The war in Ukraine has caused death and suffering on a dramatic scale and left at least 17.6 million people in urgent need of humanitarian assistance and protection. At the end of September 2023, some 5 million people are estimated to be internally displaced, while around 6 million refugees from Ukraine have been recorded across Europe, most of them women and children. Ukraine also hosts a few thousand asylum-seekers and refugees and is home to more than 35,000 people who are stateless or at risk of statelessness.

The massive destruction of civilian infrastructure, with the energy sector being particularly targeted has made life unbearable for millions of people who have lost their homes and livelihoods, and has severely disrupted access to electricity, water, heating as well as critical services, including healthcare, education and social protection services. Humanitarian access continues to be hampered, particularly in areas in the East under the temporary military control of the Russian Federation.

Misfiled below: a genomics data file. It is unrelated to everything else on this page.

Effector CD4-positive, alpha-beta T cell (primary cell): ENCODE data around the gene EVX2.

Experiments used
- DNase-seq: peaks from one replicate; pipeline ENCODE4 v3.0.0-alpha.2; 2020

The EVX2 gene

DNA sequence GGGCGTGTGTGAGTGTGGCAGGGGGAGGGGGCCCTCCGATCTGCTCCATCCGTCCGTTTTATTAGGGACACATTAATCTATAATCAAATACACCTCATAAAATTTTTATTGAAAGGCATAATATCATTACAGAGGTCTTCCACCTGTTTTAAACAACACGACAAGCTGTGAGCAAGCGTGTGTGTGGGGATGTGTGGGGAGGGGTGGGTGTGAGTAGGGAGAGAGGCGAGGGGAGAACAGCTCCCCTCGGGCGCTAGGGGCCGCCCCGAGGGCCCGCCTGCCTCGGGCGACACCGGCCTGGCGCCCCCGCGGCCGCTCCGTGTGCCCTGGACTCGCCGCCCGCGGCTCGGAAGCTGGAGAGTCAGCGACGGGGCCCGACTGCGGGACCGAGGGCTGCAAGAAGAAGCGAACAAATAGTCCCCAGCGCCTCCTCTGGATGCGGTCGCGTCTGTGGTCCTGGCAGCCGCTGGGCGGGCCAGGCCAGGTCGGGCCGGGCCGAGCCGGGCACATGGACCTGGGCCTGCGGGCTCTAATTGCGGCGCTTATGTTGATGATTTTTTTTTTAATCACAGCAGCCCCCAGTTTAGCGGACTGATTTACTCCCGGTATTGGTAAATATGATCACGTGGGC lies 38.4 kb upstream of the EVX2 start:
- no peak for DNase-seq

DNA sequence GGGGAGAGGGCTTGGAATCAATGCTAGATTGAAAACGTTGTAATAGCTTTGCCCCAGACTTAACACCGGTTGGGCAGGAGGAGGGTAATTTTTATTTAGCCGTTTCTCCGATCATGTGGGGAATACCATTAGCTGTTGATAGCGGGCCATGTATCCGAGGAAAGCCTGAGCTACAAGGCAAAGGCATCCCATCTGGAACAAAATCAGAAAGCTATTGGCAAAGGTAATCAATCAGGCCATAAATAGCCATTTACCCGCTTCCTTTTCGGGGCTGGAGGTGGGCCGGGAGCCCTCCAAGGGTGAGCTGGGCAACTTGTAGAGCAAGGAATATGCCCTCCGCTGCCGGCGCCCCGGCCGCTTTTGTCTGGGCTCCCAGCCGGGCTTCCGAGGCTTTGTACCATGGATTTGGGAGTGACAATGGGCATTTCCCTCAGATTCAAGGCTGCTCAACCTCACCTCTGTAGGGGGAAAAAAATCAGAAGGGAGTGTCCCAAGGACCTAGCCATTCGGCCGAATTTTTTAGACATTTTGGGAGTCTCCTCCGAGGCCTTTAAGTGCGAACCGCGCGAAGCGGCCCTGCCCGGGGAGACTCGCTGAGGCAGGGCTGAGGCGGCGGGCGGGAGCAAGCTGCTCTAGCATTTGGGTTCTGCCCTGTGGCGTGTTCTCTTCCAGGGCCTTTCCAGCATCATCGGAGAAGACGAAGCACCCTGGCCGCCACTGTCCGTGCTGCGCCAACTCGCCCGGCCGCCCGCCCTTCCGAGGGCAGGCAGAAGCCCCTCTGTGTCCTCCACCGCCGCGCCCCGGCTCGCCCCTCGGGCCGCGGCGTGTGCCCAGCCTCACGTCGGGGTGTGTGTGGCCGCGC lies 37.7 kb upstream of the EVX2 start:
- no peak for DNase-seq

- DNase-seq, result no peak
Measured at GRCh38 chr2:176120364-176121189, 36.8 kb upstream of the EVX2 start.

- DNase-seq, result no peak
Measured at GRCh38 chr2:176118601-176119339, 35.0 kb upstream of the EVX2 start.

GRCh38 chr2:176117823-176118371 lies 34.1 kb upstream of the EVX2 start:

Civilians remain exposed to serious risks to their physical security and integrity, particularly in eastern and southern regions of Ukraine. The risk of GBV, including sexual violence, is high particularly in areas of active hostilities. The separation of families is one of the problems most reported by protection actors, particularly following displacement. Populations displaced or affected by the war live in situations of deprivation, following the loss or damage of their housing, loss of incomes, and the lack of access to essential services, such as health care or education.